Section 162(m) of the Internal Revenue Code (Code) limits, subject to certain exceptions, a public company’s federal income tax deduction for compensation paid to any “covered employee” to $1 million in any taxable year. A public company’s principal financial officer (PFO) is excluded from the scope of “covered employees.” However, in October 2015, the Office of the Chief Counsel of the Internal Revenue Service (IRS) released a Chief Counsel Advice (CCA) memorandum addressing the application of Section 162(m) to PFO compensation of smaller reporting companies. CCA memoranda are not binding, but they do illuminate how the IRS interprets the Code.

Covered Employees

The definition of a “covered employee” under Section 162(m)(3) of the Code is tied to the definition of a “named executive officer” in the federal securities law disclosure rules in effect prior to 2006 under Item 402 of Regulation S-K. Section 162(m)(3) of the Code defines “covered employees” as the public company’s Chief Executive Officer (or the individual serving in that capacity) and the four most highly compensated executive officers whose compensation is subject to the disclosure rules, in each case at the end of the taxable year.

In 2006, the definition of “named executive officer” under Item 402 was amended. As amended, the following individuals are “named executive officers” for purposes of the disclosure rules:

Click here to view table.

However, corresponding amendments were not enacted to Section 162(m)(3) of the Code. As such, there was a disconnect between the definition of “covered employee” under Section 162(m)(3) and “named executive officer” under Item 402. In an effort to reconcile this disconnect, the IRS issued IRS Notice 2007-49 in which the IRS interpreted the term “covered employee” to specifically exclude a public company’s PFO or an individual serving in such capacity.

Practitioners relied on this guidance to exclude a company’s PFO from the applicability of the deduction limitation under Section 162(m) of the Code, regardless of such officer’s level of compensation and regardless of whether the issuer was a smaller reporting company. Thus, following the release of IRS Notice 2007-49, the following executive officers have been treated as “covered employees” under Section 162(m)(3) of the Code:

  • all individuals serving as the company’s PEO or serving in a similar capacity during the last completed fiscal year; and
  • a company’s three (or, in the case of smaller reporting companies, two) most highly compensated executive officers (other than the company’s PEO and PFO).

Smaller Reporting Companies

Rule 12b-2 of the Securities Exchange Act of 1934 generally defines a smaller reporting company as an issuer that is not an investment company, an asset-backed issuer or a majority-owned subsidiary of a parent that is not a smaller reporting company, and that has a public float of less than $75 million or does not have a public float, but has annual revenues of less than $50 million.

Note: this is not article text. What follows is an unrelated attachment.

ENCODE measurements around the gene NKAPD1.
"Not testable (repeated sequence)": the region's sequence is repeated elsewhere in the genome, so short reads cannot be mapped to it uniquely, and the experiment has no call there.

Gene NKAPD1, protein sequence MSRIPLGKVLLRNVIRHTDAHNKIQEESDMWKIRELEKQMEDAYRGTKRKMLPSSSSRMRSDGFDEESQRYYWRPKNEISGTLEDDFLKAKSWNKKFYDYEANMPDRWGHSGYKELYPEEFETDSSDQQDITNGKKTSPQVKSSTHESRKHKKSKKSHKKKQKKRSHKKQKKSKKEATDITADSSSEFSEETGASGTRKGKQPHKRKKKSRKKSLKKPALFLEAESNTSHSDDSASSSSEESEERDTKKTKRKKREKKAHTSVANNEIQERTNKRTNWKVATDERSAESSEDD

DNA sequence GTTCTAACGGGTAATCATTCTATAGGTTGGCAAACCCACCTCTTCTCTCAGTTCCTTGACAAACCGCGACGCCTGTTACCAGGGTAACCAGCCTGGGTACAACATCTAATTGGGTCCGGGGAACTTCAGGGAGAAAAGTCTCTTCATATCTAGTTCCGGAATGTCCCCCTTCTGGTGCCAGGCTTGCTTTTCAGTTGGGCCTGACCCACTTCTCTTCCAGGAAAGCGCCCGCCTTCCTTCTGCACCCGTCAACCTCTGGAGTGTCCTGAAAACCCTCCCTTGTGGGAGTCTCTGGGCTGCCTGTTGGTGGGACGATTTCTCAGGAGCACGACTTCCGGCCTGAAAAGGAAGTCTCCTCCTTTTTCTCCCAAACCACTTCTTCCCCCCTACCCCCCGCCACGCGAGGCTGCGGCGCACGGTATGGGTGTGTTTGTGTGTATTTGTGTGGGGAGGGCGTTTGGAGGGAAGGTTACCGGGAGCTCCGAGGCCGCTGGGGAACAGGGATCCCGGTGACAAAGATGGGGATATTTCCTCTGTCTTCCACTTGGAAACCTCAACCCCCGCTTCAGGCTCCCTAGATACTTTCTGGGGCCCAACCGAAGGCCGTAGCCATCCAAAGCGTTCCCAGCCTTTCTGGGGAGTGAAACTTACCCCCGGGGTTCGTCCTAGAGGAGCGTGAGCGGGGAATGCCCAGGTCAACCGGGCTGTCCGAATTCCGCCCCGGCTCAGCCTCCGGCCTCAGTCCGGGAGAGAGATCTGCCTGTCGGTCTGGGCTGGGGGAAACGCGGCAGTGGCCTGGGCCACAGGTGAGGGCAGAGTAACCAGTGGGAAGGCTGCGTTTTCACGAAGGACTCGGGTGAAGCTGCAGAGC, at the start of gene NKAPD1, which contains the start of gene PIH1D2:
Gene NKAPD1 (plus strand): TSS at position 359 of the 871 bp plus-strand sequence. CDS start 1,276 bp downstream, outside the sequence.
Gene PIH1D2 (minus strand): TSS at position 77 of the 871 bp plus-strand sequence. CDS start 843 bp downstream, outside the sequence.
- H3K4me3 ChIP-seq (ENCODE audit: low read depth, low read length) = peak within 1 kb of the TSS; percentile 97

A company that qualifies as a smaller reporting company may take advantage of the less onerous disclosure and reporting requirements in Item 402(m) of Regulation S-K (including, disclosing the compensation of a smaller group of “named executive officers” under Item 402(m)(2)).

CCA Memorandum

On October 23, 2015, the Office of the Chief Counsel released CCA Memorandum 201543003 (dated August 24, 2015) in which a distinction was drawn between the “covered employees” of accelerated filers (including large accelerated filers) and smaller reporting companies. While CCA memoranda are not binding, they are valuable in understanding how the IRS interprets and applies the Code.

The CCA memorandum describes the following factual scenario: An employee (Employee A) served as the PFO of a smaller reporting company (Corporation X) for 2014 through the end of 2014. Employee A was also the second highest compensated executive officer of Corporation X for 2014, other than Corporation X’s PEO.

The Office of the Chief Counsel asserts that, as the PEO is the only officer of a smaller reporting company who is a “covered employee” under Section 162(m)(3) of the Code by virtue of serving in a specific position, IRS Notice 2007-49 does not preclude treating the PFO as a “covered employee” by virtue of such officer’s level of compensation. The Office of the Chief Counsel concludes that the disclosure rules for smaller reporting companies require the disclosure of the compensation of the PFO if such individual is one of the two most highly compensated individuals (other than the PEO) who were serving as executive officers at the end of the taxable year.

Therefore, in the factual scenario described above, Employee A is a covered employee of Corporation X for 2014 by reason of being one of Corporation X’s two most highly compensated executive officers.

Practical Considerations

Like smaller reporting companies, emerging growth companies (EGCs) are also entitled to rely on the limited disclosure rules in Item 402(m) of Regulation S-K. The Office of the Chief Counsel, however, does not address the applicability of its conclusion to EGCs. In addition, and most notably, the Office of the Chief Counsel does not address how the conclusion in the CCA memorandum impacts the deductibility of compensation paid to a smaller reporting company’s (or an EGC’s) PFO before the release of this memorandum. Although the CCA memorandum is not binding, smaller reporting companies and EGCs should consider whether any changes to their approach to the deduction limitation under Section 162(m) of the Code and related disclosure would be appropriate.